Angela Merkel's conservative bloc will be the largest party in the next German parliament, but provisional election results point to a worse-than-expected majority for the German chancellor.
Merkel's center-right Christian Democratic Union (CDU) and its Bavarian sister-party the Christian Social Union (CSU) won 33 percent of the vote. It would make them the largest parliamentary group, but that is down from 41.5 percent in the last election in 2013 and lower than recent polling. It is also their worst result since 1949, according to Reuters.
Speaking after the exit polls, Merkel said her party had hoped for a better result at the federal election but was happy that it had achieved the main goals of the campaign. She vowed to win back voters from the nationalist Alternative for Germany (AfD) party.
The center-left Social Democrats (SPD), which are currently in a coalition with Merkel, slumped to 20.5 percent - a new post-war low. Party leader Martin Schulz said it was a "bitter day" for Germany's social democrats. He added that the result meant it was clear the party should go into opposition and he would seek re-election as party leader in December.
The far-right Alternative for Germany (AfD) finished third and will enter parliament for the first time with a 12.6 percent of the vote. Only founded in 2013, the AfD party will be the first nationalist, right-wing party to enter the German parliament since World War II.
Campaigning on an anti-immigrant, anti-euro stance, the AfD has become something of a protest party in Germany, mopping up voters on both sides of the political spectrum who feel disenfranchised and disaffected by Merkel's policies over recent years.
A definitive final election result could take until Tuesday to be announced. Merkel's conservative bloc will then look to form a coalition with rival parties which could take months, according to some analysts. The pro-business FDP party, which looks set to win 10.7 percent of the vote, indicated that it would be open to coalition talks with Merkel's conservatives but leader Christian Lindner said that it would require a change of course from the German chancellor.
"As anticipated, the far-right Alternative for Germany (AfD) fared better than predicted in the final opinion surveys. A disastrous result for the Social Democrats (SPD) means that the party of Merkel's challenger Martin Schulz will go into opposition – and that CDU/CSU, the liberal FDP and the Greens will have to begin talks to form a so-called Jamaica coalition, Germany's first four-party government in decades," Carsten Nickel, deputy director of research at Teneo Intelligence, predicted in a research note on Sunday evening.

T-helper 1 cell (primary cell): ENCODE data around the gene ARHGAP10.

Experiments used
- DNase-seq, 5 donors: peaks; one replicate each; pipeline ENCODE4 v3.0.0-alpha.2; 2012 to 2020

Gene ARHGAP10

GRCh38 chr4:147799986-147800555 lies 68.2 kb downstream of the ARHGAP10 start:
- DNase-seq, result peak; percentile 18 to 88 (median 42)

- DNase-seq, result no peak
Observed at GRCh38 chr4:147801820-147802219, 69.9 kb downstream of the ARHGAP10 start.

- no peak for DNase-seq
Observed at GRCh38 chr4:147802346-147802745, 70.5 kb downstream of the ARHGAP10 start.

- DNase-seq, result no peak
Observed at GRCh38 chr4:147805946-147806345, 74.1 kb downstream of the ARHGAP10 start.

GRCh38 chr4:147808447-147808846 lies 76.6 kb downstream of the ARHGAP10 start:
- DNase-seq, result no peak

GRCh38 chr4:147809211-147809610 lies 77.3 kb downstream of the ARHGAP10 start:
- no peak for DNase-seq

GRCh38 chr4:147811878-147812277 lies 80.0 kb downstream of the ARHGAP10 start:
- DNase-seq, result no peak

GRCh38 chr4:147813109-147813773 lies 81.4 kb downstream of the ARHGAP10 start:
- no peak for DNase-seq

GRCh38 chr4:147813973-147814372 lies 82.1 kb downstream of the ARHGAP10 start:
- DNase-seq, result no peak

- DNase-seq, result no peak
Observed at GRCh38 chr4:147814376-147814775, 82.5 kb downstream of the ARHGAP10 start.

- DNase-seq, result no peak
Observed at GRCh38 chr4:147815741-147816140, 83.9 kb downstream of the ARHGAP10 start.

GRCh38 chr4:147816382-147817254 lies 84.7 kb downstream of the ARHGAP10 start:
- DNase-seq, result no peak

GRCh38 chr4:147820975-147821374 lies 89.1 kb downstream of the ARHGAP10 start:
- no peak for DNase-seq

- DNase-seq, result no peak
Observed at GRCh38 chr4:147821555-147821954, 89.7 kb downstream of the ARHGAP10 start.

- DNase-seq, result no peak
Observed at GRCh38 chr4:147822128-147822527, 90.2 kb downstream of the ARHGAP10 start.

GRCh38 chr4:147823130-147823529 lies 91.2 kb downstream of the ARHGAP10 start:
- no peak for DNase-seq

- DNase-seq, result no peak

"While this government might at times produce noise, it will continue a centrist course, which will include a pragmatic and incremental approach to euro zone build-out with France."
He added that from a market perspective, euro zone build-out will be the main item to watch as coalition talks unfold. A so-called "Jamaica coalition" is so named due to the colors of the political parties involved. This was seen as the most likely scenario before the vote took place.
Germany's complex electoral system means that coalition governments tend to be the norm in the country. The Bundestag must convene within 30 days of the vote but government formation could take up to 100 days.
If Merkel's party manages to successfully form a coalition then she herself must be elected as chancellor with an absolute majority by the Bundestag's members at a later date. The candidate for chancellor is from the party that wins the most votes.
While left-wing parties like the Social Democratic Party (SDP) have seen some of their traditional voter base (working-class voters from more industrial parts of the country) go towards the AfD, so too has Merkel's conservative alliance of the Christian Democrats (CDU) and Christian Social Union (CSU) with some voters finding her liberal immigration policy hard to swallow.
In particular, Merkel's decision in 2015 to allow over 1 million refugees, mainly coming from the Middle East, to enter the country during Europe's migrant crisis did not go down well with many voters.
In addition, many Germans have resented what they feel is their country's propping-up of the euro zone following bailouts of countries like Greece, Portugal, and Ireland.
—CNBC's Holly Ellyatt and Reuters contributed to this report.